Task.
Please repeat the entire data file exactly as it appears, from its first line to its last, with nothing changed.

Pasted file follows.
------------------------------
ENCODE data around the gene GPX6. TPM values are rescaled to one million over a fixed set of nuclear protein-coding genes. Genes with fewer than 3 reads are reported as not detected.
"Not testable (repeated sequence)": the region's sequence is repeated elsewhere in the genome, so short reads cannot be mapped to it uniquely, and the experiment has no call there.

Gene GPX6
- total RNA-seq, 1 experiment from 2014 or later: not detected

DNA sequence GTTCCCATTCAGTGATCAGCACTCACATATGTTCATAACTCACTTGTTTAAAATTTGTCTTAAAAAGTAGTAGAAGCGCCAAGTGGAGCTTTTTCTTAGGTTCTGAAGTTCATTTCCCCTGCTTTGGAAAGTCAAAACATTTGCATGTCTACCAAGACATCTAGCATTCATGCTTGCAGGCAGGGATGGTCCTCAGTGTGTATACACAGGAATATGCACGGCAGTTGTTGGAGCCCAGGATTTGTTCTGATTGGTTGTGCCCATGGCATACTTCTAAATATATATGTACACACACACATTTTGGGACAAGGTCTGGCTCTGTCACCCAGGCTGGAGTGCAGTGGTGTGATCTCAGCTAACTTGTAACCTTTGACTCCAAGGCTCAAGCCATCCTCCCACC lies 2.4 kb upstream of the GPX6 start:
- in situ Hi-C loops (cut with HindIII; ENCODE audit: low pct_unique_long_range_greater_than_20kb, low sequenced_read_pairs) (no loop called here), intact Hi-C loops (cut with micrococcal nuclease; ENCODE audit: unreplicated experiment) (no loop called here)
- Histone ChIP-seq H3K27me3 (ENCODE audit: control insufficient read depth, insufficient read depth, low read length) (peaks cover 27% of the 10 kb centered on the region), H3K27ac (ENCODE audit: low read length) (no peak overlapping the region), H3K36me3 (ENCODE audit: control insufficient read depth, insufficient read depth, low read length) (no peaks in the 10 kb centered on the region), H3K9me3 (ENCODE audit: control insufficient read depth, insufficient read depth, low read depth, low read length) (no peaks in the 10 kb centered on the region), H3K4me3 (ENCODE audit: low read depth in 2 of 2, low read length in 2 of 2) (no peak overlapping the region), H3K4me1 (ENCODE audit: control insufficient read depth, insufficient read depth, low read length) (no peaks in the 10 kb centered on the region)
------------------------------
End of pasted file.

ENCODE data around the gene GPX6. TPM values are rescaled to one million over a fixed set of nuclear protein-coding genes. Genes with fewer than 3 reads are reported as not detected.
"Not testable (repeated sequence)": the region's sequence is repeated elsewhere in the genome, so short reads cannot be mapped to it uniquely, and the experiment has no call there.

Gene GPX6
- total RNA-seq, 1 experiment from 2014 or later: not detected

DNA sequence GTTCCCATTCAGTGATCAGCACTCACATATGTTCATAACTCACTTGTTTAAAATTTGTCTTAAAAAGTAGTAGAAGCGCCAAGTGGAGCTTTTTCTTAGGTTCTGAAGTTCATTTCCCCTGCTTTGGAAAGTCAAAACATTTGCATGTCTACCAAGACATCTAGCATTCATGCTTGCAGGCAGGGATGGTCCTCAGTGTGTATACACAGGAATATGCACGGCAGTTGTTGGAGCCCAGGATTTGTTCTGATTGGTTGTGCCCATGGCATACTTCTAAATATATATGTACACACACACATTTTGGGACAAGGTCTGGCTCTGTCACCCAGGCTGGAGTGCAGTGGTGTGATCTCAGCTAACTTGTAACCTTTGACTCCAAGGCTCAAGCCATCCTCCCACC lies 2.4 kb upstream of the GPX6 start:
- in situ Hi-C loops (cut with HindIII; ENCODE audit: low pct_unique_long_range_greater_than_20kb, low sequenced_read_pairs) (no loop called here), intact Hi-C loops (cut with micrococcal nuclease; ENCODE audit: unreplicated experiment) (no loop called here)
- Histone ChIP-seq H3K27me3 (ENCODE audit: control insufficient read depth, insufficient read depth, low read length) (peaks cover 27% of the 10 kb centered on the region), H3K27ac (ENCODE audit: low read length) (no peak overlapping the region), H3K36me3 (ENCODE audit: control insufficient read depth, insufficient read depth, low read length) (no peaks in the 10 kb centered on the region), H3K9me3 (ENCODE audit: control insufficient read depth, insufficient read depth, low read depth, low read length) (no peaks in the 10 kb centered on the region), H3K4me3 (ENCODE audit: low read depth in 2 of 2, low read length in 2 of 2) (no peak overlapping the region), H3K4me1 (ENCODE audit: control insufficient read depth, insufficient read depth, low read length) (no peaks in the 10 kb centered on the region)